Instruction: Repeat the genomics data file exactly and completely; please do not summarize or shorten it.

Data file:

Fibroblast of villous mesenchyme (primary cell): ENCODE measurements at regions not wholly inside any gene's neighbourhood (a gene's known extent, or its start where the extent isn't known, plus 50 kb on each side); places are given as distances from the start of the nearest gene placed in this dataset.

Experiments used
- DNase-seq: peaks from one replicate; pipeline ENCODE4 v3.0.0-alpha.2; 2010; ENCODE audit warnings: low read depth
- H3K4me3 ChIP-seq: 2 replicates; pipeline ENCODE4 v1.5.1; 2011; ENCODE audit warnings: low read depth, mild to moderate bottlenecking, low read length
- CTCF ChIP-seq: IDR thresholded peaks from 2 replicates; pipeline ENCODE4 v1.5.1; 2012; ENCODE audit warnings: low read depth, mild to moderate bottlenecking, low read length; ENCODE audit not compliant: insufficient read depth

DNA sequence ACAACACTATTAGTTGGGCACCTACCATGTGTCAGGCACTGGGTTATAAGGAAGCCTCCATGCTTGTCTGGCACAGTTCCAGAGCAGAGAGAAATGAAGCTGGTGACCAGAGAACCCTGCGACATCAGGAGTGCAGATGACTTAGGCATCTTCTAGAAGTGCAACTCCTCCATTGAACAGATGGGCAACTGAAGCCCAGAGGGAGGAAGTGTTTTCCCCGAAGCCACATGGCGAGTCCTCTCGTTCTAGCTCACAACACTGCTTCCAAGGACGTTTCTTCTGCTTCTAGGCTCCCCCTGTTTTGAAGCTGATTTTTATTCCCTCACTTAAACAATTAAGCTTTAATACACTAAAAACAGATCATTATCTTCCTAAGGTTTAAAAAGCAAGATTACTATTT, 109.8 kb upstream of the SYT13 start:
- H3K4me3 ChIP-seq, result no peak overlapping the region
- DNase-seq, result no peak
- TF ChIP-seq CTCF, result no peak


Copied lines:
Fibroblast of villous mesenchyme (primary cell): ENCODE measurements at regions not wholly inside any gene's neighbourhood (a gene's known extent, or its start where the extent isn't known, plus 50 kb on each side); places are given as distances from the start of the nearest gene placed in this dataset.

Experiments used
- DNase-seq: peaks from one replicate; pipeline ENCODE4 v3.0.0-alpha.2; 2010; ENCODE audit warnings: low read depth
- H3K4me3 ChIP-seq: 2 replicates; pipeline ENCODE4 v1.5.1; 2011; ENCODE audit warnings: low read depth, mild to moderate bottlenecking, low read length
- CTCF ChIP-seq: IDR thresholded peaks from 2 replicates; pipeline ENCODE4 v1.5.1; 2012; ENCODE audit warnings: low read depth, mild to moderate bottlenecking, low read length; ENCODE audit not compliant: insufficient read depth

DNA sequence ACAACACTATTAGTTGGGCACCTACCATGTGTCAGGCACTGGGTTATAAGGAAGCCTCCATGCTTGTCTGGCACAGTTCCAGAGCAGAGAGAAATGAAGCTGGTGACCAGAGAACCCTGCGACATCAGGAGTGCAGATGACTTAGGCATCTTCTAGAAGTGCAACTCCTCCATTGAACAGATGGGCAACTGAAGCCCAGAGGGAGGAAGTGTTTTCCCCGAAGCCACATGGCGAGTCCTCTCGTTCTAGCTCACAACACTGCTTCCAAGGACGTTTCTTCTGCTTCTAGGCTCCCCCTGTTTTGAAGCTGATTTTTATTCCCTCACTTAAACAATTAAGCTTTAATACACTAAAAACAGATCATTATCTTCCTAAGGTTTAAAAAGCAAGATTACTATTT, 109.8 kb upstream of the SYT13 start:
- H3K4me3 ChIP-seq, result no peak overlapping the region
- DNase-seq, result no peak
- TF ChIP-seq CTCF, result no peak